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It is right that Europe as a whole offers a heartfelt apology to Italy

President Ursula von der Leyen
“Apology” speech in the European Parliament
©European Commission*

Brussels, 16 April 2020


You cannot overcome a pandemic of this speed or this scale without the truth. The truth about everything: the numbers, the science, the outlook – but also about our own actions.

Yes, it is true that no one was really ready for this. It is also true that too many were not there on time when Italy needed a helping hand at the very beginning.

And yes, for that, it is right that Europe as a whole offers a heartfelt apology.

But saying sorry only counts for something if it changes behaviour.

The truth is that it did not take long before everyone realised that we must protect each other to protect ourselves.

And the truth is too that Europe has now become the world’s beating heart of solidarity.

The real Europe is standing up, the one that is there for each other when it is needed the most.

The one where paramedics from Poland and doctors from Romania save lives in Italy. Where ventilators from Germany provide a lifeline in Spain. Where hospitals in Czechia treat the sick from France. And where patients from Bergamo are flown to clinics in Bonn.

We have seen medical supplies go from Lithuania to Spain and respirators go from Denmark to Italy. In fact, we have seen every piece of equipment go in every direction across Europe, from whoever can spare it to whoever that needs it.

A hospital in Spain

This makes me proud to be European.

Of course, there are still some who want to point fingers or deflect blame. And there are others who would rather talk like populists than tell unpopular truths.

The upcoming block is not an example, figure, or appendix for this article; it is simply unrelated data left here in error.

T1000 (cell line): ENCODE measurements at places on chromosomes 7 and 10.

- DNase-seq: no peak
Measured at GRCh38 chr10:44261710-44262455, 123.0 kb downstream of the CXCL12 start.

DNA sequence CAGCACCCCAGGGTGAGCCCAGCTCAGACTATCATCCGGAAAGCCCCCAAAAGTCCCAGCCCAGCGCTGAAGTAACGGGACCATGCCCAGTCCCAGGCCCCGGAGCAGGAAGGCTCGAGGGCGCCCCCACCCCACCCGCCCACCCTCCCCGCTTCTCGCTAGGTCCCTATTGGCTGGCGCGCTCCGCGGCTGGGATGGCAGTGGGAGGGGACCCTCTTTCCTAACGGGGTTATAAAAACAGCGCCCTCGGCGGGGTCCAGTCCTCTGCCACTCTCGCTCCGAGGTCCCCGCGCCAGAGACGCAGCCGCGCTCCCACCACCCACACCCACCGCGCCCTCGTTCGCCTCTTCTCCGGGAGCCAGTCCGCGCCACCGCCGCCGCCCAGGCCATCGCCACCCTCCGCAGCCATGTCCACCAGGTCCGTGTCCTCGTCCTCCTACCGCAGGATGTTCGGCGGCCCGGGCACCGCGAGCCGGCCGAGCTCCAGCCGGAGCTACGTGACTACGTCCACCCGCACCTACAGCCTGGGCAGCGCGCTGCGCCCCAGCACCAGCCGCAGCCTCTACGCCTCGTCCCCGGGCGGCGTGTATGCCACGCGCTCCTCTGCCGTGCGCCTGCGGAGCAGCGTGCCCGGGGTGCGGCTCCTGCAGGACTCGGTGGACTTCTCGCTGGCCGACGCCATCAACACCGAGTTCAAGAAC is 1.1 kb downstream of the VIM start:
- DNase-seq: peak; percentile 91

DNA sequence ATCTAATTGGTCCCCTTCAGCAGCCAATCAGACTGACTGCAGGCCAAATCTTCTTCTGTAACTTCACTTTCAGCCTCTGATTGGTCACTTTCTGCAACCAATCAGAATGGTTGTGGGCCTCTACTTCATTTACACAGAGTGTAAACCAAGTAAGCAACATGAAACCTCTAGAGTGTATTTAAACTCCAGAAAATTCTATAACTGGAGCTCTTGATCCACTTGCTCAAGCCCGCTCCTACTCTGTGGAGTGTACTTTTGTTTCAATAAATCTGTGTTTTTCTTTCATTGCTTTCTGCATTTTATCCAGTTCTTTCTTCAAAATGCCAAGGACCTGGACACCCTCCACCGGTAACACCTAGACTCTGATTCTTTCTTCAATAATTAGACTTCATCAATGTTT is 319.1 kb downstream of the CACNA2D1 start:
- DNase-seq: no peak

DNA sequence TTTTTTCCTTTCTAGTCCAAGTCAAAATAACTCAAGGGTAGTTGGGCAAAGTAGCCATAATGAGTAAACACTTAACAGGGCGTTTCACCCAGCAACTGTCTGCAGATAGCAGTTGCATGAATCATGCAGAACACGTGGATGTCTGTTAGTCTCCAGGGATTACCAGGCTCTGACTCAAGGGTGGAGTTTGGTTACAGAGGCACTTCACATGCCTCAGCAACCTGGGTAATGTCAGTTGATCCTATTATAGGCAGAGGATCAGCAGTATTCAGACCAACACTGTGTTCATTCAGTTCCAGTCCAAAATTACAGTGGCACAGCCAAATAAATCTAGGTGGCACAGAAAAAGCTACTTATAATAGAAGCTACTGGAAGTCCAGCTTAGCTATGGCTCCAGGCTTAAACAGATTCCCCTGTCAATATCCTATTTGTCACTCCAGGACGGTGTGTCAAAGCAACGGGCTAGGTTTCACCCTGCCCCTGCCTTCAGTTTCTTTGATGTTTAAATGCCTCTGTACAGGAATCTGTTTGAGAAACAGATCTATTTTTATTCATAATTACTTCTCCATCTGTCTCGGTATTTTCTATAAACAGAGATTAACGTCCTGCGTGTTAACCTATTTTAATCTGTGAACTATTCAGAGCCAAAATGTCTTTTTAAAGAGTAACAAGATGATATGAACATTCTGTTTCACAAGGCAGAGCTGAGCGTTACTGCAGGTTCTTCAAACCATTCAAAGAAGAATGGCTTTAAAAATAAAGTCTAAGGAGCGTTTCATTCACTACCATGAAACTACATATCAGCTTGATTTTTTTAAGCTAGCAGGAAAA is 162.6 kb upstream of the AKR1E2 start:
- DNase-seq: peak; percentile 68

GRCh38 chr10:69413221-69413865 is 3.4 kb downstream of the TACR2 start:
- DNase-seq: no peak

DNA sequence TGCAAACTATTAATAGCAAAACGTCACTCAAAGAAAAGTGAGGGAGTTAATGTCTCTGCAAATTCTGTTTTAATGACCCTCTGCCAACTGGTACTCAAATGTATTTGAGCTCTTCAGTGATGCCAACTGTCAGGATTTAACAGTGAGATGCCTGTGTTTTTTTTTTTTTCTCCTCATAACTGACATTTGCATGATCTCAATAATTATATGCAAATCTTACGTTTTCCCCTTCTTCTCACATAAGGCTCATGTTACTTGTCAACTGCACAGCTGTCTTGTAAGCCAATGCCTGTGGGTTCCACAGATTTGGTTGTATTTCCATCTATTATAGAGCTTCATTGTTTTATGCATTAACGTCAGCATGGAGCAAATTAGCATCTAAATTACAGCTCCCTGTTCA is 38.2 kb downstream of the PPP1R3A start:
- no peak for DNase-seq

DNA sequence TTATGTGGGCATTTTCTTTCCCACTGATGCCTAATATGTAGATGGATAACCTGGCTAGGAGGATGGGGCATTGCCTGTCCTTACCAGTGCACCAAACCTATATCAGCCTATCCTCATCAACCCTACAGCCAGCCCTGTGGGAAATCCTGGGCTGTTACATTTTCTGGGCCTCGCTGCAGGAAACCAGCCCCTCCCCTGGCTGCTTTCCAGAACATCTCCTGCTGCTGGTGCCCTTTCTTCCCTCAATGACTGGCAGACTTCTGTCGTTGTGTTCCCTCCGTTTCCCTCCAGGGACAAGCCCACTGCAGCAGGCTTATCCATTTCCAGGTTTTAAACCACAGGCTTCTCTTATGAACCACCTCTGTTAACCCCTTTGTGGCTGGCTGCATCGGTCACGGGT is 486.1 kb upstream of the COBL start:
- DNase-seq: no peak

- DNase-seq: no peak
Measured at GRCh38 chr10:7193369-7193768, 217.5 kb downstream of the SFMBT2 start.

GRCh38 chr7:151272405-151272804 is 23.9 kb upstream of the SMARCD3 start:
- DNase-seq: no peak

To this, I say stop.

Stop and have the courage to tell the truth.

Have the courage to stand up for Europe. Because this Union of ours will get us through. But it will only be as strong tomorrow as we make it today.

And if you need inspiration, just look at the way the people of Europe are standing together – with empathy, humility and humanity.

I pay tribute to them all. To the delivery drivers and the food suppliers. The shopkeepers, the factory packers and the balcony clappers. The companies changing their production lines to make the supplies we urgently need.

I pay tribute to the Portuguese volunteers sewing masks for their neighbours or the seven-year-old Greek pianist who composed an “isolation waltz” to keep people going.

Above all else I thank and I pay tribute to our heroes: the medics, nurses and careworkers. They are the ones with bruises on their faces and tragic images in their hearts and minds. The ones holding the hands of the sick as softly and as lovingly as the families that cannot be there.

They are the ones saving our lives and saving our honour.

The ones we must protect so they can protect us all.


*European Commission, CC BY4.0


Bold type supplied.


Featured image (Venezia)/Federico Beccari
Quote mark/Bad JPG: w:Image:Quotation marks.JPG (Source), PD
Commission President von der Leyen/Renew Europe, CC BY-ND2.0
Apology/Vic, CC BY2.0
Hospital in Spain/Contando Estrelas, CC BY-SA2.0
“Thank you”/Jerney Furman, CC BY2.0